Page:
Pret-a-Reporter

Hollywood's Power Women Share Secrets for Looking Good — in a Hurry

Illustration by: Lars Leetaru

Mani-pedis in your office? That's just one of the tips that 10 industry executives share for pulling it together in no time at all

This story first appeared in the 2014 Women in Entertainment issue of The Hollywood Reporter magazine.

YOUR LIFE IS CHAOS.

That is, it would be -- if you didn't have your own system down to a science of juggling clothes, hair and makeup with the 24/7 needs of your always-on job, plus maybe kids, husband, schools, gym, cars, meditation … and, oh yeah, groceries.

Read more The Hollywood Reporter's 2014 Women in Entertainment Power 100

Necessity is the mother of packing it all in and looking polished in a hurry. After all, most of us are not actresses who have all day to indulge our looks. We just ... adjust. THR discovered 41 ways high-powered women multitask (ladies, we're good at that!) outside the office.

FIND WHAT WORKS. REPEAT.

Leslie Siebert of the Gersh Agency buys all -- and we do mean all -- her clothes in black. "It makes it easy to mix and match," says Siebert. "I also get mani-pedis in my office once a week or it would never get done." UTA's Blair Kohan wears the same makeup every day, the same jewelry and has a uniform "that makes efficiency possible. It's comfortable pants that won't wrinkle; a nice silk T-shirt or cotton shell; a jacket or a sweater jacket or a cardigan; an ankle boot for fall and a wedge sandal for spring -- all from Valentino, Marni, Isabel Marant, Martin Margiela, Cos and J.Crew." Kohan also gets blowouts at the salon next door to her office at 8:30 a.m. every week, and salon mani-pedis every other week.

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Another polished UTA agent, Shani Rosenzweig, claims that despite her rep for being chic, "I've become low maintenance. I get ready in a hurry. No salon blowouts. I stopped wearing eye shadow to work a year ago. Only sunscreen, mascara, blush and lip gloss. I only shop at designers that I know fit: Theory, DVF, Rag & Bone, Helmut Lang, Vince. Saint Laurent heels are comfortable at the office, so I get them in a couple of colors. My mother always told me to do that!"

Movie marketing consultant and former Sony marketing president Valerie Van Galder only wears jeans: "They are still a key component of my 'power suit.' Most days with a James Perse T-shirt and Zadig & Voltaire sweater. I go to Drybar once a week for blowouts, and use drugstore hair color when I don't have time for the salon. There are far more useful ways to spend my time than worrying about what I wear."

Trisha Cardoso, Showtime's executive vp corporate communications, keeps identical Jouer makeup kits at home, at the office and in her car. With no time for shopping in stores, "my go-to sites are J.Crew and Net-a-Porter."

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Jewelry designer and lifestyle mogul Loree Rodkin travels around the world in the following way: "I pack in all black and accessorize with scarves and jewelry. My closet is organized like Howard Hughes' mind. I only go to blow-dry salons that have mani-pedis at the same time. And I always wear red Hourglass Icon lipstick and black Chanel eye pencil."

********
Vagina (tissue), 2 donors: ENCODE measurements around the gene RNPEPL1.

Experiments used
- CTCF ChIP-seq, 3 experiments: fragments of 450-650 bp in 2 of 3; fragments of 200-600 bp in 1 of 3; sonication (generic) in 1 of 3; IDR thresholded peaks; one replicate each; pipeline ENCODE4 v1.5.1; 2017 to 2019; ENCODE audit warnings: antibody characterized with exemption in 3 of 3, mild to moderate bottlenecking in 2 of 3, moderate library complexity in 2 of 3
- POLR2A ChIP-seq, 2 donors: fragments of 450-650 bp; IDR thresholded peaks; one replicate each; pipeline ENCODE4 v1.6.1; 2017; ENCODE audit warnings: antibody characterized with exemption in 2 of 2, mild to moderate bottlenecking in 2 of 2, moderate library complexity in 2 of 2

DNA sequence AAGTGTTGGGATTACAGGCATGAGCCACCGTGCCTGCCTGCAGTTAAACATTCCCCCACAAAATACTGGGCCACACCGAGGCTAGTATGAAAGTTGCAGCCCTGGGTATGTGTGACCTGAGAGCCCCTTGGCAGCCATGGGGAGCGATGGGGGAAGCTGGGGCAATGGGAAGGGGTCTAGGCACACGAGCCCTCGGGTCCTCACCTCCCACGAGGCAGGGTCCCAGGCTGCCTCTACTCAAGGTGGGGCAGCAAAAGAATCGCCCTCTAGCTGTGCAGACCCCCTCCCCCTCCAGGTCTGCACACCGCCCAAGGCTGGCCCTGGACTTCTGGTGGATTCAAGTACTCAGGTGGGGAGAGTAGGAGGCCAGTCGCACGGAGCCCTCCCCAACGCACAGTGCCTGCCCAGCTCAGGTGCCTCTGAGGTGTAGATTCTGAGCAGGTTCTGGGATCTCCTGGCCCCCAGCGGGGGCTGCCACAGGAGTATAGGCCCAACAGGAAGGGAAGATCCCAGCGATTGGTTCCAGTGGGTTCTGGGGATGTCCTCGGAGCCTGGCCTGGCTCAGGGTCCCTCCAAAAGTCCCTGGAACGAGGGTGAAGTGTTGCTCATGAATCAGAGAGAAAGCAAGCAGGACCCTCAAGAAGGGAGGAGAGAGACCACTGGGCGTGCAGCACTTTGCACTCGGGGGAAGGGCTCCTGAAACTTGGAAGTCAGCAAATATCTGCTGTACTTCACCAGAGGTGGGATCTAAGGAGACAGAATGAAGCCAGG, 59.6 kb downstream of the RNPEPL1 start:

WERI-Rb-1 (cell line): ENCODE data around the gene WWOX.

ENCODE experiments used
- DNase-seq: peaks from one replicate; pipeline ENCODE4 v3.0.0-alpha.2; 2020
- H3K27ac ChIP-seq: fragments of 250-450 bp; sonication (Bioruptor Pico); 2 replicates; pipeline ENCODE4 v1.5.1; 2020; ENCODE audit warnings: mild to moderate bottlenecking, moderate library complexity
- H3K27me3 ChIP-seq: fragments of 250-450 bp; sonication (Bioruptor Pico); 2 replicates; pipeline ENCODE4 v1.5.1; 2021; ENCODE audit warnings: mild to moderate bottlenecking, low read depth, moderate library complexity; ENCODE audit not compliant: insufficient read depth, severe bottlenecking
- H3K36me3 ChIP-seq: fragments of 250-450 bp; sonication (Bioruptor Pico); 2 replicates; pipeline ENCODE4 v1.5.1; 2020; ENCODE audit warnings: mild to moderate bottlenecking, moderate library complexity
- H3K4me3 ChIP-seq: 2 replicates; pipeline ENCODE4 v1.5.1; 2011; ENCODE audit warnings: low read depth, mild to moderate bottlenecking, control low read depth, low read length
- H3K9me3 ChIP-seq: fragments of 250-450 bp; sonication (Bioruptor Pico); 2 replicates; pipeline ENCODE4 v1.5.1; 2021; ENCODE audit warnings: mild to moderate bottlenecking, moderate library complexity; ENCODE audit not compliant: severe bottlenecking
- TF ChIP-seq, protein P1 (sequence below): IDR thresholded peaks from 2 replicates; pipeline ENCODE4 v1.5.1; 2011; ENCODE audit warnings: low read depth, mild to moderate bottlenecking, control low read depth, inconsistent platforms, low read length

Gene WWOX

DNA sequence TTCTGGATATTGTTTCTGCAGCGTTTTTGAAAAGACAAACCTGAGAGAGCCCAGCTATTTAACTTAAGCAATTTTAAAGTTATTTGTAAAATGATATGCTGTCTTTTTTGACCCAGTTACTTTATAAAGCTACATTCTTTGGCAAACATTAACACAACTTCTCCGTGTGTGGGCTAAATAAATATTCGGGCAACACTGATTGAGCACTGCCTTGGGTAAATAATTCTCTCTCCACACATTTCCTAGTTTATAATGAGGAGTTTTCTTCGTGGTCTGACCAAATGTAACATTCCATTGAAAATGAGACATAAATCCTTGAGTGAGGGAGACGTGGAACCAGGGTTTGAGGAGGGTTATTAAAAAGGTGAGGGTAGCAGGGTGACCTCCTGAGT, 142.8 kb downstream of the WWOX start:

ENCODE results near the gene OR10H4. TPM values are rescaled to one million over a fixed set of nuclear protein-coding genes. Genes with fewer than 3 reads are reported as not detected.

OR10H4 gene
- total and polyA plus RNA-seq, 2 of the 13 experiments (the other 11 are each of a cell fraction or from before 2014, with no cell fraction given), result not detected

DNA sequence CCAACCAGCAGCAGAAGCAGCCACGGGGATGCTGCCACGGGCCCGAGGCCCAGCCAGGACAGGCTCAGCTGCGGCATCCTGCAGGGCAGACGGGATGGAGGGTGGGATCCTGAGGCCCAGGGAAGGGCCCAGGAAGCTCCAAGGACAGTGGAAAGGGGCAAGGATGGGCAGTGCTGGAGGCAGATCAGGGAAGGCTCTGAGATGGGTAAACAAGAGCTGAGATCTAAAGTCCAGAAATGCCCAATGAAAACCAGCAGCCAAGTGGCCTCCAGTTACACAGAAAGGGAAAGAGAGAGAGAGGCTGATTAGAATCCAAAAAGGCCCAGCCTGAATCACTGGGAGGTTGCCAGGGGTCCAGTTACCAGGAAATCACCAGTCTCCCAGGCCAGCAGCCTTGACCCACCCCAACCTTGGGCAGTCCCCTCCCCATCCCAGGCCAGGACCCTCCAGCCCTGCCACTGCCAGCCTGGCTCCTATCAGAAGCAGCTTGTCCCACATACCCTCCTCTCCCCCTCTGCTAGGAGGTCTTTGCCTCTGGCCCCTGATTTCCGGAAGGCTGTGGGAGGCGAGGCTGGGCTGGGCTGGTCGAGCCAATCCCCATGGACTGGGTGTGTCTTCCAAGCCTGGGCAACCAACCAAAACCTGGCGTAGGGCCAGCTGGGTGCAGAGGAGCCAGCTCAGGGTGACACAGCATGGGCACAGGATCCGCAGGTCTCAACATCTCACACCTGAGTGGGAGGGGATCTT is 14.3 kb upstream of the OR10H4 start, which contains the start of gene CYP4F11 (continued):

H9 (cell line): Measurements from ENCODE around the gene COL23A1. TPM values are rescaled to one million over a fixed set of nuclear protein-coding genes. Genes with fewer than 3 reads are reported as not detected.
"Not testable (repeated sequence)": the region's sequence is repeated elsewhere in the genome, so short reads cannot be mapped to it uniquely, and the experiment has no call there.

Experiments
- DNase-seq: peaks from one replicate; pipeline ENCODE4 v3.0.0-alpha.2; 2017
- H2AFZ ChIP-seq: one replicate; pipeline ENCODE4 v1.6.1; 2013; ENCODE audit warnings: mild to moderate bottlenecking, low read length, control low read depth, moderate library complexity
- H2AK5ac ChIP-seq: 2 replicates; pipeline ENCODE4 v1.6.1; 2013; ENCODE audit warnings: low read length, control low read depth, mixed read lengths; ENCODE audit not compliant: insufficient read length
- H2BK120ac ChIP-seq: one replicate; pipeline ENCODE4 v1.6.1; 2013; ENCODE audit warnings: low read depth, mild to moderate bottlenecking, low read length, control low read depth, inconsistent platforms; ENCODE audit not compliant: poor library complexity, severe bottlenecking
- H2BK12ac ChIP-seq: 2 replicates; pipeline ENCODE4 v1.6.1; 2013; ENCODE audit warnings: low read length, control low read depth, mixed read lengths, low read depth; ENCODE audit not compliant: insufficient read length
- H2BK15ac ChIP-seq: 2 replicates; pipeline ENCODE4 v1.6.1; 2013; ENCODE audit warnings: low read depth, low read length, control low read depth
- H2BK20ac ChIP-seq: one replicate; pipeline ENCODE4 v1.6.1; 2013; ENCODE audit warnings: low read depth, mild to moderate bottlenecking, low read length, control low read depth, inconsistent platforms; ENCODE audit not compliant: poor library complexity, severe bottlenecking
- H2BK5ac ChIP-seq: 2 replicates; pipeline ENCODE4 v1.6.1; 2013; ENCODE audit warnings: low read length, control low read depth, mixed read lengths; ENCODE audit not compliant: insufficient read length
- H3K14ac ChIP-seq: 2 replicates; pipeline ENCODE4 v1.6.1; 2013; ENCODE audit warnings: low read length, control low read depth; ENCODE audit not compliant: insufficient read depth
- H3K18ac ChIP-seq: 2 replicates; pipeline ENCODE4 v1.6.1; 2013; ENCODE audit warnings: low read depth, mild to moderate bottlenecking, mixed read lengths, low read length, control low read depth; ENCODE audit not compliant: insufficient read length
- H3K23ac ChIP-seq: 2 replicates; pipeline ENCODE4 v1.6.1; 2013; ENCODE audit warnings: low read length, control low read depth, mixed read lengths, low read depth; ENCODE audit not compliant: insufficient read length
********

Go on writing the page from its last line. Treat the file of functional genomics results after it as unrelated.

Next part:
Orly Adelson of broadcaster ITV keeps a "clean" color palette when it comes to clothes: black, white, gray, brown. "But then I'll have two pieces the color of the season, so I'm always on trend. Accessories change a look from day to night fast. My shoes are displayed so they're easy to reach. Organized by color and work versus event. And I clean my closet on an annual basis. The decluttering keeps it fresh and makes decisions easier."

Indie producer Keri Selig always is on the go, "so I keep my makeup bag with me, so I can pull over by the side of the road for touch-ups. My hairdresser lives down the street, which saves me a ton of time. I mainly wear dresses, because there's no time to overthink it. Or I have another uniform: pencil skirts and Wolford bodysuits. I add jewelry and go."

Read More Kerry Washington Grew Up With Her Makeup Artist

ENLIST AN ELITE EXPERT

Many major women in town have been spotted (including Warner Bros.' Sue Kroll and Kevin Spacey's manager, Joanne Horowitz) streamlining the shopping process by working with personal shoppers at the top luxury department stores. They are: Catherine Bloom at Neiman Marcus, who will help regulars organize their closets; Tony Ferreira at Saks, who will search out designer boutiques if Saks doesn't carry a piece you want -- and will travel with his van of clothes to your house; and Michelle Goodman at Barneys, who will comb through all of Barneys, including online, to find you everything you want fast. All three help create full top-to-bottom looks: clothes, shoes, bags, jewelry, even makeup (their services are free for high-volume shoppers who ask for them). And for their top regular clients, they are textable at all hours.

TAKE HOUSE CALLS

Lots of Hollywood women get house-call blow-drys by stylists from the major salons and even from magazine-shoot pros. Jonathan Colombini gets booked for these at the Sally Hershberger salon where he works or by his agent, Patti Kassover, at Solo Artists. Says Colombini: "Some clients are visiting executives or editors from New York who spend a ton of time here. Even publicists these days want their hair done for the red carpet." Sydney Valentine at the new Goddard + Bragg salon (recently opened at 656 N. Robertson Blvd. by famed colorist Lorri Goddard) was working at a salon full time when she got so many house-call clients -- "high-powered businesswomen, celebrities, producer Molly Smith, high-powered wives" -- that she prioritized it as a major part of her workflow. "Most of them are just trying to get shit done!" she laughs. "They're working while I'm working -- it's a convenience more than a luxury."

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